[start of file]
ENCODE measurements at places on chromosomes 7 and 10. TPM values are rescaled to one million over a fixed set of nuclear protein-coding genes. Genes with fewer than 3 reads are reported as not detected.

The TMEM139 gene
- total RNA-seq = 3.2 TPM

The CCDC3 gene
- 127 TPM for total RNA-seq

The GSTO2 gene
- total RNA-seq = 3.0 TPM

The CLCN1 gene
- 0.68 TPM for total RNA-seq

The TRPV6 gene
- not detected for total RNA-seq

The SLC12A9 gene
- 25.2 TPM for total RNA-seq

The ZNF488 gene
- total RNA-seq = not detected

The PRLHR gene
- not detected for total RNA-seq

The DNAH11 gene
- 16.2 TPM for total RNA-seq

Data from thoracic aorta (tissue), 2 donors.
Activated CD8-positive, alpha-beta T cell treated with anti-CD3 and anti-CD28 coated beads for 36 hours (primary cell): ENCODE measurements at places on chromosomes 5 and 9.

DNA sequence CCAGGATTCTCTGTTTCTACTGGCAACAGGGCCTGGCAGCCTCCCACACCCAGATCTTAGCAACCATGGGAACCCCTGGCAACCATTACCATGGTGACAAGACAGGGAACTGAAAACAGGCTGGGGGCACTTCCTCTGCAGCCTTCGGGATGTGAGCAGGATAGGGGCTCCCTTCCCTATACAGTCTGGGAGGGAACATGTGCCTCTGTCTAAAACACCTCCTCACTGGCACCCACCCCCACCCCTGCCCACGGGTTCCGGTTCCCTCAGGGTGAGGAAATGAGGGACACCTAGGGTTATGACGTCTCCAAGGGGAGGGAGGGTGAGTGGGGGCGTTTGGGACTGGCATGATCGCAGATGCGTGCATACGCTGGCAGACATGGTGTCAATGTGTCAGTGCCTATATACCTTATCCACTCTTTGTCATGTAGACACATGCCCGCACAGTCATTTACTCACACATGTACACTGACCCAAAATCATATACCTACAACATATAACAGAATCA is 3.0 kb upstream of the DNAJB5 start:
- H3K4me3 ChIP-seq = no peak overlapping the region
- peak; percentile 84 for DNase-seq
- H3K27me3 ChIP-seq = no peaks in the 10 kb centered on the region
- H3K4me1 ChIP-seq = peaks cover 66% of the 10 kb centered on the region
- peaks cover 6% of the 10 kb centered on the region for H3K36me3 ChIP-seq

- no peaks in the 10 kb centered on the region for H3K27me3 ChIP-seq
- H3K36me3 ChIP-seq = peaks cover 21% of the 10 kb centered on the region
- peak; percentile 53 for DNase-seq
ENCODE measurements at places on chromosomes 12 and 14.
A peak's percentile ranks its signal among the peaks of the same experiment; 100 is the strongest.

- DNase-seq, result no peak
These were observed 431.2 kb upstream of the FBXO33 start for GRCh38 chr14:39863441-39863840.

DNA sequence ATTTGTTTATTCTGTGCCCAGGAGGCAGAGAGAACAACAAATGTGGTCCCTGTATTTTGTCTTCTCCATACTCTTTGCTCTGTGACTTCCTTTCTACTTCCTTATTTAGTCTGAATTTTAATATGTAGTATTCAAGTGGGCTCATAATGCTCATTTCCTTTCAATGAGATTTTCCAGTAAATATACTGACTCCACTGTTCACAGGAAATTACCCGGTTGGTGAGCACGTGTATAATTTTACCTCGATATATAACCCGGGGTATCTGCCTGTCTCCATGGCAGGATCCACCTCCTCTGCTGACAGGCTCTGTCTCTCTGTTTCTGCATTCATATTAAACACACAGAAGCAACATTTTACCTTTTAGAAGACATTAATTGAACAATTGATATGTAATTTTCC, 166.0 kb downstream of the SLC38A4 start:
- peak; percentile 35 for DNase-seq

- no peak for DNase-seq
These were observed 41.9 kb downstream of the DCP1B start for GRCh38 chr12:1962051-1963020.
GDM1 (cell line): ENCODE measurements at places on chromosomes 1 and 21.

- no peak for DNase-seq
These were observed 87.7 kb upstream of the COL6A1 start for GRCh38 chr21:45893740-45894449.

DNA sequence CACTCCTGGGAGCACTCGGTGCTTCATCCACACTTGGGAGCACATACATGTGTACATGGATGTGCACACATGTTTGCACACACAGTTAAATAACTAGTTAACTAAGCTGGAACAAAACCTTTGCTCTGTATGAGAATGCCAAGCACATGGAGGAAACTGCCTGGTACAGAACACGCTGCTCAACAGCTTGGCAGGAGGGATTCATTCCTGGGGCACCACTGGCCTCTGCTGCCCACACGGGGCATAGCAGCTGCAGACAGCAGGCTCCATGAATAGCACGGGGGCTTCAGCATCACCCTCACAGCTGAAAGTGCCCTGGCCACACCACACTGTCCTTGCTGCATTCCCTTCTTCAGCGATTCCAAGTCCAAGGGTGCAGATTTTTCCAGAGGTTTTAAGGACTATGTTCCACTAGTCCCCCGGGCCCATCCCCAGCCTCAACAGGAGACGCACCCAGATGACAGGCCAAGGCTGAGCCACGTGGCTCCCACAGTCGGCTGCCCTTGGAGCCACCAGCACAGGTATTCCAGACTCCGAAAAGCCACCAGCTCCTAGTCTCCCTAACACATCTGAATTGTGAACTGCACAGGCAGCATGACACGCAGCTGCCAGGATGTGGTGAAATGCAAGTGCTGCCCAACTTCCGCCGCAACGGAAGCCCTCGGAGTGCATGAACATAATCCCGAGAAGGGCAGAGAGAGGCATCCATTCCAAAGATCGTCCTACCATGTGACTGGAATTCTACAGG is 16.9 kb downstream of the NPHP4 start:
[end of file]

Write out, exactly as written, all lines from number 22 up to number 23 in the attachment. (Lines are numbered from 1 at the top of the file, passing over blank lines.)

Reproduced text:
DNA sequence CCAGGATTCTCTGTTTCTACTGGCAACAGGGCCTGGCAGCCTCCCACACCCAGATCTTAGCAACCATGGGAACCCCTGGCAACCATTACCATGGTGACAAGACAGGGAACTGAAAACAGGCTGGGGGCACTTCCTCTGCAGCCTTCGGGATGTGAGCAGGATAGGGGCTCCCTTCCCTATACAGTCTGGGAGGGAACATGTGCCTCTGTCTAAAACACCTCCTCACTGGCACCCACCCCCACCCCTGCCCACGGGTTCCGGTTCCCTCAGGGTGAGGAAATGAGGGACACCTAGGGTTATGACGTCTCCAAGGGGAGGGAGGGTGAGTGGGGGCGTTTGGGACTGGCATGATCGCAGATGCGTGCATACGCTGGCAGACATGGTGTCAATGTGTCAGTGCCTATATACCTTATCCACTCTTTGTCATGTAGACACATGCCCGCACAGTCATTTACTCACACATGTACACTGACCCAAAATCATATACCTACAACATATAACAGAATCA is 3.0 kb upstream of the DNAJB5 start:
- H3K4me3 ChIP-seq = no peak overlapping the region